If you think January is a good time to leave the rods and reels in storage, then you need to rethink that strategy. The two biggest largemouth bass on record in Mississippi were Anthony Denny’s state record of 18.15 caught on New Year’s Eve in 1992 at Natchez State Park and Jeff Foster’s 17.34-pounder landed on Jan. 3, 2012, at Davis Lake near Houlka.

Denny’s fish was caught on an unseasonably warm day, when the big bass moved up into a shallow cove to chase shad, but Foster’s bass was caught on a cold, wet day in the deepest part of the U.S. Forest Service Lake.

“Doesn’t surprise me at all about those dates,” said bass pro Pete Ponds of Madison. “(The bass) spent the entire fall fattening up and, even though they get lethargic in winter, they will take advantage of any opportunity to feed. Some of my best days ever have been in winter at the end of a warm spell just in advance of another approaching cold front.

“They can sense the change coming and will feed. There doesn’t have to be a big, significant change in water temperature, either. A 2- or 3-degree rise is enough to trigger a bite, as long as you fish near deep water. They will not want to travel far from their cold-weather retreats.”

Following are Ponds’ top winter patterns.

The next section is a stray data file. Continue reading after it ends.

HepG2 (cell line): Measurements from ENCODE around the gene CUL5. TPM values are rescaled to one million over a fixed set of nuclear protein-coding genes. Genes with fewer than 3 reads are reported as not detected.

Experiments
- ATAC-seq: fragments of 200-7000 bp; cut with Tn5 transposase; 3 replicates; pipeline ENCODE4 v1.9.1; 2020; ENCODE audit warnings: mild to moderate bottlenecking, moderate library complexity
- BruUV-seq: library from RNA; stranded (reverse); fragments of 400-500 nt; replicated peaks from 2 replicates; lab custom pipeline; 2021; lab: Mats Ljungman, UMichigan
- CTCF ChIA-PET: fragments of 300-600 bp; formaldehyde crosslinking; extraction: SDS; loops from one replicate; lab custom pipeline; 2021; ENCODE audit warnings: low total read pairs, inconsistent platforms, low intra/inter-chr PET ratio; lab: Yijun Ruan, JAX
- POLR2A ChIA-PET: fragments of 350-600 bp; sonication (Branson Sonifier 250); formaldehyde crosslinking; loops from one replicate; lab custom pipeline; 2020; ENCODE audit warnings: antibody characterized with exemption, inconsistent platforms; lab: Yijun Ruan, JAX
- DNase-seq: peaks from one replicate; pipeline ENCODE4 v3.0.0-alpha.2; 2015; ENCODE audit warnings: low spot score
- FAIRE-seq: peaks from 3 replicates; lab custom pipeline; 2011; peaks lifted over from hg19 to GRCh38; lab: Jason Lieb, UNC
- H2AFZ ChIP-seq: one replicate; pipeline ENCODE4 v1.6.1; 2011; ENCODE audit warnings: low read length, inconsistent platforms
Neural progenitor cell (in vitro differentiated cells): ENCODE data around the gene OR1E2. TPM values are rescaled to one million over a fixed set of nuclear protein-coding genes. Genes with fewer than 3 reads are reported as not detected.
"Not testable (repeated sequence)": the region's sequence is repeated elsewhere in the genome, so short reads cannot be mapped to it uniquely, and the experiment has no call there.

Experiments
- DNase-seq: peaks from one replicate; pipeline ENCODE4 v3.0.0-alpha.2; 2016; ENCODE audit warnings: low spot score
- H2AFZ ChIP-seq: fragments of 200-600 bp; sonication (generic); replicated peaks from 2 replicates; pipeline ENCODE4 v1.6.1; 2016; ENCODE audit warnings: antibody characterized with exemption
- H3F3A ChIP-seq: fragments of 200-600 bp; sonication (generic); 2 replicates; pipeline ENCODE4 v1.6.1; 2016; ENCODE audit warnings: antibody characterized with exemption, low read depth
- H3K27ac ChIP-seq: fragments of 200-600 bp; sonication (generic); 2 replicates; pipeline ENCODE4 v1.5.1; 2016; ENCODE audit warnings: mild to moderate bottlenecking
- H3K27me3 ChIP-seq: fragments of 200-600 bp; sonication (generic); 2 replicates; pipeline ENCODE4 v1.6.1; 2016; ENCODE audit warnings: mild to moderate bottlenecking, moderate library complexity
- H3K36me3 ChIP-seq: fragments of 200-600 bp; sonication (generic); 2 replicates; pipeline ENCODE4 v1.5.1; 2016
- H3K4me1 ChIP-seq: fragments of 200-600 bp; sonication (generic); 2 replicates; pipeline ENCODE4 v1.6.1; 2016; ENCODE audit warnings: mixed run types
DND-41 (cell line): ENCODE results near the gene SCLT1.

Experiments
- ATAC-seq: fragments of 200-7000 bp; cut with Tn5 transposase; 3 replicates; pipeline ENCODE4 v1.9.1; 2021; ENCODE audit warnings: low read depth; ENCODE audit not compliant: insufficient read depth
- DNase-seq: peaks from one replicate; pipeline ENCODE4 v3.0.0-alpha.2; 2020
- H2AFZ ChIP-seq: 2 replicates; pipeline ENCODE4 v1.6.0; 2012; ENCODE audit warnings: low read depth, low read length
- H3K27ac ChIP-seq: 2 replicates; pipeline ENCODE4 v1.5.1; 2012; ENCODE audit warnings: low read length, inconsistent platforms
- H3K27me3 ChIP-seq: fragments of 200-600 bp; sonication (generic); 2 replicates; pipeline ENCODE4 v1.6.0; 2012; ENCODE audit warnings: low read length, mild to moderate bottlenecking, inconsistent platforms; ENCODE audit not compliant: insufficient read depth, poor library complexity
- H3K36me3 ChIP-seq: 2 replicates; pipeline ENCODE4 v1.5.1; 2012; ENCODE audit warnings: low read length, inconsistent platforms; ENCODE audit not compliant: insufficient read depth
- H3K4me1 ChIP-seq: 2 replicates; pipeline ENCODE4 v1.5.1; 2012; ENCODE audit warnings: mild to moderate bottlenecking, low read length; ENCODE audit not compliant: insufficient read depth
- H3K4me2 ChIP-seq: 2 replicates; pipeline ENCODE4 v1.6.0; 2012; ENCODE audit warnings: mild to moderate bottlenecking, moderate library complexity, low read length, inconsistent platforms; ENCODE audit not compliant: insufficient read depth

“First, go to the dam, if it’s got riprap; then go up and down it fishing with a suspending jerkbait,” he said. “Be slow and deliberate. Make your cast to the bank, give it a few jerks, reeling to get it down. Then let it sit — and I mean let it sit a while, like up to 10-Mississippi. Then jerk it two or three times again, and repeat the long sit. You will get a lot of bites between five-Mississippi and 10-Mississippi.

“Second, if there has been a 2- or 3-degree rise in water temperatures, find a big flat with stumps or shell beds along a creek or ditch channel, and use a tight-running crankbait like a Bandit FlatMaxx or a lipless rattling crankbait. I like a red lipless bait that I can yo-yo up and down to imitate the actions of a dying shad or a shad struggling in the low water temperatures. You don’t get many bites that way, but when you do, it’s a big one.

“Third, if you’re on a lake like Barnett Reservoir with pad stems next to the river channel or off a creek channel, take a small-bladed spinnerbait and work those stems. Take it slow, because they will not be in a chasing mood.”

Crappie and catfish can also be caught in the right circumstances.

For crappie, go to deep water like the old river channels of oxbow lakes like Chotard and Albermarle, old lake beds in lowland reservoirs like Barnett and deep main lake points near the river on the North Mississippi Corps of Engineer Lakes, and use electronics to locate big schools of fish or baitfish suspended in the water column. Troll the area slowly, using multiple poles with multiple minnows or jig/minnow combinations at staggered depths.

For catfish, one tried-and-proven method is going on the coldest of days and fishing, uh, well, shallow. That’s right, you read “shallow.”

On Barnett Reservoir, truly cold days bring a lot of fishermen to the banks with long, surf-casting-type spinning rods and cut bait to catch the blue and channel cats that have moved up to feed on shad that have succumbed to cold water temperatures.

It sounds insane, I know, but it works.